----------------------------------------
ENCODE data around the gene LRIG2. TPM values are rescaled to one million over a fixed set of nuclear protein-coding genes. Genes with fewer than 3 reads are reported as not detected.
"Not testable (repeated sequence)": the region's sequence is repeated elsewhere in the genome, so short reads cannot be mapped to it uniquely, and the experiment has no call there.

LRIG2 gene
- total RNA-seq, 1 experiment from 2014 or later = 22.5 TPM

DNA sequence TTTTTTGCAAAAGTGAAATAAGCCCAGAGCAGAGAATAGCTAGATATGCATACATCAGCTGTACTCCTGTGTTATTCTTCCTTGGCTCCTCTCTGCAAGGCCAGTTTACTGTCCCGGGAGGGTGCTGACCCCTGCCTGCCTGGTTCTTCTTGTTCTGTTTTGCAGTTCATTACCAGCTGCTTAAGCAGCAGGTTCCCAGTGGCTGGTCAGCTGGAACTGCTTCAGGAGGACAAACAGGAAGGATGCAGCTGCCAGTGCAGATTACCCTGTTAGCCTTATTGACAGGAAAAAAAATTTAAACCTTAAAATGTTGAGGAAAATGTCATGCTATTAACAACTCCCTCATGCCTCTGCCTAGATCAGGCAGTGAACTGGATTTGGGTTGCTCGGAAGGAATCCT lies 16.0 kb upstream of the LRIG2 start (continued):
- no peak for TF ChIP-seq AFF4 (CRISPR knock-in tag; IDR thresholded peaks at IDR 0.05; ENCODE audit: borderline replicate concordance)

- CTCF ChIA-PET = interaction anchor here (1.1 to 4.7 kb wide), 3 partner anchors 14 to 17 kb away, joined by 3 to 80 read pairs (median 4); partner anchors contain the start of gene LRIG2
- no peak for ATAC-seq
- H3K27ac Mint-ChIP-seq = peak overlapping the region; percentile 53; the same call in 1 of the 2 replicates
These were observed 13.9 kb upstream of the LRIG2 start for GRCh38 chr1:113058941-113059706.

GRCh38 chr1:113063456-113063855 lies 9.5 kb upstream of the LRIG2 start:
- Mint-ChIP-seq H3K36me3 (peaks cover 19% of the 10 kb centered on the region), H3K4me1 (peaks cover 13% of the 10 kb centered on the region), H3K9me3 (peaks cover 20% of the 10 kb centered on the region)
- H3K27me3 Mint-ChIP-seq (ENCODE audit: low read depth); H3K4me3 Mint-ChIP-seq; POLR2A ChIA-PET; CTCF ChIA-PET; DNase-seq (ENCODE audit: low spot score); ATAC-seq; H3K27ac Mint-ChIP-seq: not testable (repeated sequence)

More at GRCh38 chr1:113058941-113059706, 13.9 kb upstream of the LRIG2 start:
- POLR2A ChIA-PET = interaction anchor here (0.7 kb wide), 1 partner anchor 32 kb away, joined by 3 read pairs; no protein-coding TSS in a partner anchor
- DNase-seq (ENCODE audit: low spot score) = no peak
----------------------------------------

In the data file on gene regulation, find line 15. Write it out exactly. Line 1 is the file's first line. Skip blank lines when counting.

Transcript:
- POLR2A ChIA-PET = interaction anchor here (0.7 kb wide), 1 partner anchor 32 kb away, joined by 3 read pairs; no protein-coding TSS in a partner anchor